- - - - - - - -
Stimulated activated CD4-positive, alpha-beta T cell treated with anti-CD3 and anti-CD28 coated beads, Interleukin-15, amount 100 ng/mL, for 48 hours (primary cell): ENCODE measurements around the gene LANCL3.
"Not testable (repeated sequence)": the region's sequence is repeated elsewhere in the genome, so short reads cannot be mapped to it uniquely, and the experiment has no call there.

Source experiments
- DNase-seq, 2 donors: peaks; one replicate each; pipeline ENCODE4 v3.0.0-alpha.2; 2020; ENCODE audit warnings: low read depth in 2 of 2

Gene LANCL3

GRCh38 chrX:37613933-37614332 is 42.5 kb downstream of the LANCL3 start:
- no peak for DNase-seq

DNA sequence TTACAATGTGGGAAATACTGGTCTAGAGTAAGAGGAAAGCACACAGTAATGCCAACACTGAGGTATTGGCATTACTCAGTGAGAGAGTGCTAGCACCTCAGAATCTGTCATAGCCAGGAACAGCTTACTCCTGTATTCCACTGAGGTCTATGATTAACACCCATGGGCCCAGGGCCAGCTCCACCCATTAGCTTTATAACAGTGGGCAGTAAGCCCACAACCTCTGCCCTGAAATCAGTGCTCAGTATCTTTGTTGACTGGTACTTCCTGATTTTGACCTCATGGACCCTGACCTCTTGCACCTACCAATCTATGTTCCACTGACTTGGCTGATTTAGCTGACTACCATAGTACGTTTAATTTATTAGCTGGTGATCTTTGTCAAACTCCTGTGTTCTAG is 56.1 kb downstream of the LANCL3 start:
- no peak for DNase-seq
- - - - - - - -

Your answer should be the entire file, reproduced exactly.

Stimulated activated CD4-positive, alpha-beta T cell treated with anti-CD3 and anti-CD28 coated beads, Interleukin-15, amount 100 ng/mL, for 48 hours (primary cell): ENCODE measurements around the gene LANCL3.
"Not testable (repeated sequence)": the region's sequence is repeated elsewhere in the genome, so short reads cannot be mapped to it uniquely, and the experiment has no call there.

Source experiments
- DNase-seq, 2 donors: peaks; one replicate each; pipeline ENCODE4 v3.0.0-alpha.2; 2020; ENCODE audit warnings: low read depth in 2 of 2

Gene LANCL3

GRCh38 chrX:37613933-37614332 is 42.5 kb downstream of the LANCL3 start:
- no peak for DNase-seq

DNA sequence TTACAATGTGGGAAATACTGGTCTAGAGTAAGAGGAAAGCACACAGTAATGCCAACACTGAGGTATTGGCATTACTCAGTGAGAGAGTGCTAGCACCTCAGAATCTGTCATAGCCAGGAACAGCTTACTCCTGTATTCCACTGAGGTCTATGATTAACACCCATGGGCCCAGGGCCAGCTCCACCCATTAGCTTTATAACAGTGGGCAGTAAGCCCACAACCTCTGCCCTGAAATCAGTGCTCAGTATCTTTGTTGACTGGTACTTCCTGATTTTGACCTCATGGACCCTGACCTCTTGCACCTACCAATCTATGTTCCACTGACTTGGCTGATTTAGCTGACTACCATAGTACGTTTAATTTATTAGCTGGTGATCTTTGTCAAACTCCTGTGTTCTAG is 56.1 kb downstream of the LANCL3 start:
- no peak for DNase-seq